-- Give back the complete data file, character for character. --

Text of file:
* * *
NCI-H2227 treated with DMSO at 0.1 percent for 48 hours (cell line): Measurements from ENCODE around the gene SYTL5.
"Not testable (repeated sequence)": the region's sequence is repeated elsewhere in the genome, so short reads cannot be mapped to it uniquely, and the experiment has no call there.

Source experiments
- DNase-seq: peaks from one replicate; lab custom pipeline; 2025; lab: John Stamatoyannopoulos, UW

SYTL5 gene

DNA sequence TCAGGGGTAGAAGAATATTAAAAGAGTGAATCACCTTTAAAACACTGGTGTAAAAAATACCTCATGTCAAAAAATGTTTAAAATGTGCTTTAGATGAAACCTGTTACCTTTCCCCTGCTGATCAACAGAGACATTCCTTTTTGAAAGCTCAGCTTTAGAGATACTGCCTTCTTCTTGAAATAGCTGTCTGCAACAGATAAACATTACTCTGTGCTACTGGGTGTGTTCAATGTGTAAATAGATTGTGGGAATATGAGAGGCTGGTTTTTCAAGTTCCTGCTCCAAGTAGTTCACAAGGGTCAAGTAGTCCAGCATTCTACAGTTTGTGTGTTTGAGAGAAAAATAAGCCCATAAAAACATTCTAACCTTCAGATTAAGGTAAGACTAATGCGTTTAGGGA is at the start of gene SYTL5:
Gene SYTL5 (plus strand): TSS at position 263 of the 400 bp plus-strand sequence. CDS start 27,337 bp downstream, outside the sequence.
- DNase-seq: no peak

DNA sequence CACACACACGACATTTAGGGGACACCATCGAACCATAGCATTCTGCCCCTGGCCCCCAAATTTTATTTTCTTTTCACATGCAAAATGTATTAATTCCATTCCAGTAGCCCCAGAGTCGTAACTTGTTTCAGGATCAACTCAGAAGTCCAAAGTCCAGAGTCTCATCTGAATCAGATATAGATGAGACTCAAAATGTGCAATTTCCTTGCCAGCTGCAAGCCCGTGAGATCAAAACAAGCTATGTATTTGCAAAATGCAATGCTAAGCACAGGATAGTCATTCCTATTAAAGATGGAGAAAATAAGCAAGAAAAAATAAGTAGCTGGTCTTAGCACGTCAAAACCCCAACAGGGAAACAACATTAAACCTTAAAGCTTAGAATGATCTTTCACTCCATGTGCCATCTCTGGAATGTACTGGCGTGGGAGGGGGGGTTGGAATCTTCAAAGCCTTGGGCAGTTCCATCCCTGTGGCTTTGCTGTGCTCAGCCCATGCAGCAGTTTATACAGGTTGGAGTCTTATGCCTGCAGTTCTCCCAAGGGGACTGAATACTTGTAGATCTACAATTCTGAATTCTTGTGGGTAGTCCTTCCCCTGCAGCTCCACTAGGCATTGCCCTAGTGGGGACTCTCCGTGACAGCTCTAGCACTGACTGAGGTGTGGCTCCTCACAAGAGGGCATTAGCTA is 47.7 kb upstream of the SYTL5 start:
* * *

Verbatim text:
NCI-H2227 treated with DMSO at 0.1 percent for 48 hours (cell line): Measurements from ENCODE around the gene SYTL5.
"Not testable (repeated sequence)": the region's sequence is repeated elsewhere in the genome, so short reads cannot be mapped to it uniquely, and the experiment has no call there.

Source experiments
- DNase-seq: peaks from one replicate; lab custom pipeline; 2025; lab: John Stamatoyannopoulos, UW

SYTL5 gene

DNA sequence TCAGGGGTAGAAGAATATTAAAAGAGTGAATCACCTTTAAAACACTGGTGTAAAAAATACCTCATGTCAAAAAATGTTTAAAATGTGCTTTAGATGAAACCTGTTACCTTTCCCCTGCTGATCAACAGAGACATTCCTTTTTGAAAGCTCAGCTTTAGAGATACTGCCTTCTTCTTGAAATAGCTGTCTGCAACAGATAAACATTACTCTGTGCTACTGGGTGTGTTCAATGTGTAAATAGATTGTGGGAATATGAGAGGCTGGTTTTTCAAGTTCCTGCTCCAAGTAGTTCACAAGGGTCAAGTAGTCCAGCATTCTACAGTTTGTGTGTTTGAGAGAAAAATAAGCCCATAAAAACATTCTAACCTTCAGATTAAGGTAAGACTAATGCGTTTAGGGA is at the start of gene SYTL5:
Gene SYTL5 (plus strand): TSS at position 263 of the 400 bp plus-strand sequence. CDS start 27,337 bp downstream, outside the sequence.
- DNase-seq: no peak

DNA sequence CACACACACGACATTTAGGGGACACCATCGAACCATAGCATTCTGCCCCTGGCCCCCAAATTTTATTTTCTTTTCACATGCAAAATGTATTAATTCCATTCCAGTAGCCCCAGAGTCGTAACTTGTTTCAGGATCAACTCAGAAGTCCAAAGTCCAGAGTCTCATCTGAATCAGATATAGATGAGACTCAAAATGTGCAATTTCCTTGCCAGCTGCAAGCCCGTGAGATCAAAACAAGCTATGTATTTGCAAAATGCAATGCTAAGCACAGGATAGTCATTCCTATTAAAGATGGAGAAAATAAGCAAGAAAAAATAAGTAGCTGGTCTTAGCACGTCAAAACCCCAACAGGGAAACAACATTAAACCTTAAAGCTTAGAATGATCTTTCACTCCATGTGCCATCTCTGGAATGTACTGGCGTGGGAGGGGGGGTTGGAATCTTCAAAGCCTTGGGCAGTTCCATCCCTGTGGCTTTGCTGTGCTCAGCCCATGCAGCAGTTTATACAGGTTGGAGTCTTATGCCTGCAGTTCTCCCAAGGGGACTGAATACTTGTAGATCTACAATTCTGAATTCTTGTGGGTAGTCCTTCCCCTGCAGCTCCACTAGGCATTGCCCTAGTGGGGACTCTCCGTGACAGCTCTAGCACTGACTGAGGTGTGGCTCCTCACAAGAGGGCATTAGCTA is 47.7 kb upstream of the SYTL5 start: